Last month's article ("Avoiding First Date Faux Pas Part 1: What Never to Do on a First Date"), we discussed what never to do on a first date (with a few additional great suggestions from readers). This month's Dating Faux Pas Prevention continues with another subject of concern to many; what are the two of you going to talk about on that first date? Even though this is one of the most common dating questions that I receive, I am instead sharing something far more important... whatnotto talk about on the first date:
**Don't discuss wanting to get married or have children: Obviously, if you have previously been married and/or if you have children, this is going to be a topic of discussion. Further, there is absolutely nothing wrong with wanting to get married, get remarried, have children or have more children. However, future marriage plans and reproductive goals are not appropriate first-date conversation topics. You do not want your date feeling as though they are going to be dragged to a jewelry store after knowing you for all of two hours. And a side note to the gentlemen: Guys, this may seem obvious but please do not propose on a first date -- it is neither cute, nor is it romantic. It is just plain creepy (and yes, it does happen).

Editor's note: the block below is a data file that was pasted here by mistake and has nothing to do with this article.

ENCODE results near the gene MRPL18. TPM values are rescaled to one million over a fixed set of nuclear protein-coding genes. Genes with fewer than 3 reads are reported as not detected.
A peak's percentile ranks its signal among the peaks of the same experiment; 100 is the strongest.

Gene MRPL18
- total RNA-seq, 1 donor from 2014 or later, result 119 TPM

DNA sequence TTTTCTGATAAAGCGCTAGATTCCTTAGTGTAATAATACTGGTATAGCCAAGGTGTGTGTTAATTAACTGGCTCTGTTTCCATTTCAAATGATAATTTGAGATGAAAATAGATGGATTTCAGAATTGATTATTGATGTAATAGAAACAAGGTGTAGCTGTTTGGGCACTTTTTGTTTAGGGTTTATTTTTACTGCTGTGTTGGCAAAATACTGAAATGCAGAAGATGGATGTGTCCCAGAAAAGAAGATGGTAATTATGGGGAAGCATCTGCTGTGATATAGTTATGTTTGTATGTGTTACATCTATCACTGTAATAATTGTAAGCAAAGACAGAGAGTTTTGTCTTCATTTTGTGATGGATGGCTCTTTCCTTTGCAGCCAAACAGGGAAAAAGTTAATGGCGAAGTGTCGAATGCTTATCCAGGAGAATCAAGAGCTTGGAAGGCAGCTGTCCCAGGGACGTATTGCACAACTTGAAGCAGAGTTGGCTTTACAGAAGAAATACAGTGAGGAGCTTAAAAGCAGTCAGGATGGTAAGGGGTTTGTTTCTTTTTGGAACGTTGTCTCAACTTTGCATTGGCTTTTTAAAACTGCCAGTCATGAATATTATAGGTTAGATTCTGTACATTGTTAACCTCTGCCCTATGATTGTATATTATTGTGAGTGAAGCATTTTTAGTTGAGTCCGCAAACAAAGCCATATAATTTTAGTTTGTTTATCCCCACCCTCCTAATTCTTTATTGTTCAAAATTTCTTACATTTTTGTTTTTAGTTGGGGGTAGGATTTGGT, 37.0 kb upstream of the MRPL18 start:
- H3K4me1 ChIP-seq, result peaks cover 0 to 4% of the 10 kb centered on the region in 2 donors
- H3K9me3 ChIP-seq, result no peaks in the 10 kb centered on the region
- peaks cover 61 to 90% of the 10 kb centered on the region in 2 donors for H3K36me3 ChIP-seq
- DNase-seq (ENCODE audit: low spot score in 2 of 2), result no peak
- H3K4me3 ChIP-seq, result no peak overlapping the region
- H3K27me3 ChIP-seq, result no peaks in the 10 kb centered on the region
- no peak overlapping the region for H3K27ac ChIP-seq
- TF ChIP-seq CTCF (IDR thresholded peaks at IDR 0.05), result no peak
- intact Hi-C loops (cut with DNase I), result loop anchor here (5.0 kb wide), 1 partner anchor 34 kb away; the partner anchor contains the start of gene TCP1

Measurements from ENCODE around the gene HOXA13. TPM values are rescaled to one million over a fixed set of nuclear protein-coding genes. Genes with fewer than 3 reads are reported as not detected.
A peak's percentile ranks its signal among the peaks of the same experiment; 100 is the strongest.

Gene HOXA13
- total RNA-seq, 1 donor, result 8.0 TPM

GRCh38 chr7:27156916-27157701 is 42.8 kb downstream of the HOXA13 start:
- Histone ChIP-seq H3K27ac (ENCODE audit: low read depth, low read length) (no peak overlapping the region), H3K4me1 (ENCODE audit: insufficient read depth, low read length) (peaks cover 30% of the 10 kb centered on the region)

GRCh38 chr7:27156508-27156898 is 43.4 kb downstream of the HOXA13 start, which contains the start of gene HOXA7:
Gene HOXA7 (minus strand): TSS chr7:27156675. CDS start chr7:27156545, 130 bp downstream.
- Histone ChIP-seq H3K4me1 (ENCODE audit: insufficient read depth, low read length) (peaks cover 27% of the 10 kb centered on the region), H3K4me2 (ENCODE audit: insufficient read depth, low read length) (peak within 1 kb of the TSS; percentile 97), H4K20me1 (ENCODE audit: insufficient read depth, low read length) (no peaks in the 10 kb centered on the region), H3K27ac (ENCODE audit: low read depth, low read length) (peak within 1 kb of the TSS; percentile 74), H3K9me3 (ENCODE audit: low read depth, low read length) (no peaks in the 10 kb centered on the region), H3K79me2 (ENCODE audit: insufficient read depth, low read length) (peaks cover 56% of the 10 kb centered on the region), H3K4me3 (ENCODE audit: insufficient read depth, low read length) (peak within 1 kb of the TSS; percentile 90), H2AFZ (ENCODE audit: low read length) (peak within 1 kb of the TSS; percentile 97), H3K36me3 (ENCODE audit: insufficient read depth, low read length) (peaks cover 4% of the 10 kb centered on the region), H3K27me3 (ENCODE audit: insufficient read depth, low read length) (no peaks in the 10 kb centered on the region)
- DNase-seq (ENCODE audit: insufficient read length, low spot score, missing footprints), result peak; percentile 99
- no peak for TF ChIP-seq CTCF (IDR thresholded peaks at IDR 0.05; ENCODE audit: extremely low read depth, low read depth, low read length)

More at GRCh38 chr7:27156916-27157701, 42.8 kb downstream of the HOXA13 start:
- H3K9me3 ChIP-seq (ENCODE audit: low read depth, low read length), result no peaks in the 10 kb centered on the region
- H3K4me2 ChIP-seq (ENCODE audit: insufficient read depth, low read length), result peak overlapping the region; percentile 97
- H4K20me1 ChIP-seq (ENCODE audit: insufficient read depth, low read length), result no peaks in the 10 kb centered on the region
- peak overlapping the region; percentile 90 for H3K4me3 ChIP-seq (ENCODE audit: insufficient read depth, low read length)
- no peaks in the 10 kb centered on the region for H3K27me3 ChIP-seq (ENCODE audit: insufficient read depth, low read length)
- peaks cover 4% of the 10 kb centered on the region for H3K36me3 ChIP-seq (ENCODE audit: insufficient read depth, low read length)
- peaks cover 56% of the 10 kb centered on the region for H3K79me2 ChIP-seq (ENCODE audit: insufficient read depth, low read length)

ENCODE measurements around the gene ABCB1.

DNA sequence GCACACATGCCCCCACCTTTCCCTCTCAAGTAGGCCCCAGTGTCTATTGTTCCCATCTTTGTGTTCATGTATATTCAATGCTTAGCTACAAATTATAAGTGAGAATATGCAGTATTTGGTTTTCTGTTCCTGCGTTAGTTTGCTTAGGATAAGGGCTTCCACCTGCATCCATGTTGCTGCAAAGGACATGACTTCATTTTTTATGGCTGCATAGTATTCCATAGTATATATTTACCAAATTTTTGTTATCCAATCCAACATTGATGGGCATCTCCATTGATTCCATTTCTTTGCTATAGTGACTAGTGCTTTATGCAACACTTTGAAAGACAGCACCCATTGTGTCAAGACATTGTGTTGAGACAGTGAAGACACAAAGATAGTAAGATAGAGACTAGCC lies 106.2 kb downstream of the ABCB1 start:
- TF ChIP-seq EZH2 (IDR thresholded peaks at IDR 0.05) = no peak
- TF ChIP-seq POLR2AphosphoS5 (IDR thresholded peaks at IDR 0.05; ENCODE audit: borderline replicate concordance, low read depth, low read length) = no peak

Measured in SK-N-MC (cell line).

**Don't discuss personal finances; either yours or theirs: Talking about the current state of the national or world economy is fine and certainly a timely subject. However, discussing personal financial situations should remain off limits. In fact, I believe that until an exclusive relationship is established, finances should remain private.